An Interview with Dr. Fred Van Dyke Executive Director of Au Sable

by Alexei Laushkin

1. Why did you choose to become the Executive Director of Au Sable?

I spent some time, in prayer, reflection, and fasting, working to answer three questions: could I do the job, did I want to do the job, and should I apply to do the job. I found, over time, that the answer I received to all three questions was yes. I increasingly felt called to be a part of leading Au Sable’s ministries in caring for creation.

2. What is your vision for the Institute under your leadership?

I believe God has formed and sustained Au Sable to accomplish major ministries. Au Sable is to teach others the knowledge and skills needed to serve and protect God’s creation. As Wendell Berry has said, you cannot practice virtue without skill, and conservation of our natural world should be understood first as a virtue applied to the best and highest ends of creation care. It is a virtue informed by science and technology, but it is fundamentally a moral choice.

Through Au Sable we will create new knowledge and understanding in ethics and theology applicable to the care of God’s creation, a way of seeing, understanding, and obeying biblical and moral principles that apply directly to serving and protecting God’s creation. To accomplish this, I intend to revive our former practice of regular conferences and forums, and the publications they produced, that address these issues.

We plan to grow into an increasingly substantive and serious role in creating new knowledge and understanding about how God’s create works. In other words, to increase its role in scientific research aimed at understanding, preserving, and restoring God’s creation.

Au Sable should play a role in creating, nurturing and expanding a community of Christians actively engaged in the care of God’s creation, both among our own alumni and with those doing similar work who are not our alumni. Au Sable is provide the means, incentive and resources for people in this community to gather & grow together for common purpose.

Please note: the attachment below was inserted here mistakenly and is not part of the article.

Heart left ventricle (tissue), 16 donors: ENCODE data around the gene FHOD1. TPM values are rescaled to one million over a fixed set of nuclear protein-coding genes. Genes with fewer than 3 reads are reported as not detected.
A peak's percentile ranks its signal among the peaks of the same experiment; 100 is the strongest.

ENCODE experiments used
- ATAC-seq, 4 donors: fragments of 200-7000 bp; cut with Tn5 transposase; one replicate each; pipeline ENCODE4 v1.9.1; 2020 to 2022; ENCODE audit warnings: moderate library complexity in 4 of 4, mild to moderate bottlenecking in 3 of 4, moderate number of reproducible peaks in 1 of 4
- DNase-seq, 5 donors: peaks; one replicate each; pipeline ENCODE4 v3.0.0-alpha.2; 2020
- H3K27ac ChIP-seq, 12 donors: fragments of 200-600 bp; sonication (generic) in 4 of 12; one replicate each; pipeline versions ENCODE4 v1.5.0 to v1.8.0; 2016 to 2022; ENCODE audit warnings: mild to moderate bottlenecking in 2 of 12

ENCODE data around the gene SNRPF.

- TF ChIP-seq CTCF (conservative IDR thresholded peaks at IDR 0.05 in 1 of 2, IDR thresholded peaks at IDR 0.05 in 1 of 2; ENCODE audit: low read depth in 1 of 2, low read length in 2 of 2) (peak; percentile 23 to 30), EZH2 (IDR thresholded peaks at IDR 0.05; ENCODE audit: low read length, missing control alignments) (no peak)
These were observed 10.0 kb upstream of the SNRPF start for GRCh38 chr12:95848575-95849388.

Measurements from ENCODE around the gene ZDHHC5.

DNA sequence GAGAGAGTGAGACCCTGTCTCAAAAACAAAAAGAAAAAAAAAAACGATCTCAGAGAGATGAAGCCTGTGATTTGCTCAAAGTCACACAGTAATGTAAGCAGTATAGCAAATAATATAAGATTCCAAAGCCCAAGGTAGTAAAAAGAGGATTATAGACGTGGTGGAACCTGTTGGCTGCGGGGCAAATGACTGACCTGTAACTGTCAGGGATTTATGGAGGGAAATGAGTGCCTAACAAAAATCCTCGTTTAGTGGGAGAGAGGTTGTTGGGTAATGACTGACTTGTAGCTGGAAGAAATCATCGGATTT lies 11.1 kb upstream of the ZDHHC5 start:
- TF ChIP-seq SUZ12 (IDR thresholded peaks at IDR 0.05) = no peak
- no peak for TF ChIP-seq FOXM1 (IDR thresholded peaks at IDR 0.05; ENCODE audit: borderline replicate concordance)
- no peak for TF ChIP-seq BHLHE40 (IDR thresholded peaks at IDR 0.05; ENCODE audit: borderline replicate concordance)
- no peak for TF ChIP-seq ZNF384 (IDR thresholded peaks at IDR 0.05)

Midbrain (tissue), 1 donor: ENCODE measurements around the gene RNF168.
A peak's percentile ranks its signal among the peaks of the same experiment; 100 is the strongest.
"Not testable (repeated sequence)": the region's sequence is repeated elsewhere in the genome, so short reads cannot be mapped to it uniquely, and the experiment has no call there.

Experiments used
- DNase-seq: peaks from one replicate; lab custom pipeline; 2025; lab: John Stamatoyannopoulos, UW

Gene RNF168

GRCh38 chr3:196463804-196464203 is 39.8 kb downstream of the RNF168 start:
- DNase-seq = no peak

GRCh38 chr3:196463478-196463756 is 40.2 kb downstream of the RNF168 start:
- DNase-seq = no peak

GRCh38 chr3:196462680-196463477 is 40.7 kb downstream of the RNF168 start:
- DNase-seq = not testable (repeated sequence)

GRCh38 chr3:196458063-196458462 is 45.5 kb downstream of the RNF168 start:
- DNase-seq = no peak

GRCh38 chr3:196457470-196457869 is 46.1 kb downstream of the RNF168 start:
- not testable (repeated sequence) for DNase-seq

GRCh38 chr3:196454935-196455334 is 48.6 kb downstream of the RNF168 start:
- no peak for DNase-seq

3. What do you see as the challenges and opportunities facing the current student generation?

The one that comes to mind is the rising tide and power of secular and materialist culture. Almost all social and cultural supports that, in the past, encouraged and pointed toward Christian faith have been stripped away from daily life. Today almost every form of cultural and social guidance, and every kind of personal reinforcement, directs people to measure themselves by their material possessions and accomplishments in this present life, and to do so without reference to God or to any enduring moral standard. Modern society is determined to create the intellectually and psychologically satisfied secularist, the person who not only does not believe in God, but never even thinks of God. Every major cultural force is now pressing people to conform to this mold.

4. How can the current student generation be faithful stewards of God’s creation?

First, through informed study and careful observation of what God’s creation really is and how it works. On these matters take science and technology seriously. Gain knowledge, skills and competencies that will help you understand and then begin to solve real environmental problems.

Second, engage in sacrificial concern for God’s creation. I place the adjective “sacrificial” before the noun “concern” to remind us not to commit the sin James warned his readers about, the shallowness of seeing someone in need and saying, “Good luck! Be warmed and be filled.” Every person possesses some measure of creation’s resources in this present life. Do not invest them all in yourself. Invest your ability, effort, time, knowledge, personal influence and money in meeting the needs of others, including non-human others, species that need space and habitat, and the resources in it, to share this world with us.
For more info, visit www.AuSable.org


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